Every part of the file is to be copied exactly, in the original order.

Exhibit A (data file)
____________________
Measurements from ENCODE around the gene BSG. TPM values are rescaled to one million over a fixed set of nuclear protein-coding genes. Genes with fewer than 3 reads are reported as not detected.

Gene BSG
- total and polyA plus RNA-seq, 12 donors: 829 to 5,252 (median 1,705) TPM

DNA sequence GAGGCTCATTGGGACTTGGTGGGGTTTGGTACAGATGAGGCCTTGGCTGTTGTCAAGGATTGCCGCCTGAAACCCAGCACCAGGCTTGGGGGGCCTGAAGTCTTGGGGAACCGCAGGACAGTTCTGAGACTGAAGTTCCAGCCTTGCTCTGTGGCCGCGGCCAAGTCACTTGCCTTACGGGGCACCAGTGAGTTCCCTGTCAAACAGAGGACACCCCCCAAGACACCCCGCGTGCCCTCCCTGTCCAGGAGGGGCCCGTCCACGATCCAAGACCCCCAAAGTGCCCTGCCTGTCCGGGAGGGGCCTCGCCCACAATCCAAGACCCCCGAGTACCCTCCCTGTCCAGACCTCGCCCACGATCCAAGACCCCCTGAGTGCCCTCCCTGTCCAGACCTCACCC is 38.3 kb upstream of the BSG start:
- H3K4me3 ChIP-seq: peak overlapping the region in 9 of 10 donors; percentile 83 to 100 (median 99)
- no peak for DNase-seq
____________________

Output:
Measurements from ENCODE around the gene BSG. TPM values are rescaled to one million over a fixed set of nuclear protein-coding genes. Genes with fewer than 3 reads are reported as not detected.

Gene BSG
- total and polyA plus RNA-seq, 12 donors: 829 to 5,252 (median 1,705) TPM

DNA sequence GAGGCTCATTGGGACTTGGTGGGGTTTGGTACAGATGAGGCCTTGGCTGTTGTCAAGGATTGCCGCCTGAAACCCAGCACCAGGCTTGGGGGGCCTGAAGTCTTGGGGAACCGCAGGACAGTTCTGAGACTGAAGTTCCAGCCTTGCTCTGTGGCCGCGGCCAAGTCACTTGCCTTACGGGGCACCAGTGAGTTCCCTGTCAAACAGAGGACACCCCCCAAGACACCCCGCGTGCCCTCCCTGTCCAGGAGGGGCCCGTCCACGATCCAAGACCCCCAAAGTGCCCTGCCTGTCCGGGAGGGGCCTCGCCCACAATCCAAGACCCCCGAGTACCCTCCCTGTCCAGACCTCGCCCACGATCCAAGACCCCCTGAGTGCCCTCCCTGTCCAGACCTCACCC is 38.3 kb upstream of the BSG start:
- H3K4me3 ChIP-seq: peak overlapping the region in 9 of 10 donors; percentile 83 to 100 (median 99)
- no peak for DNase-seq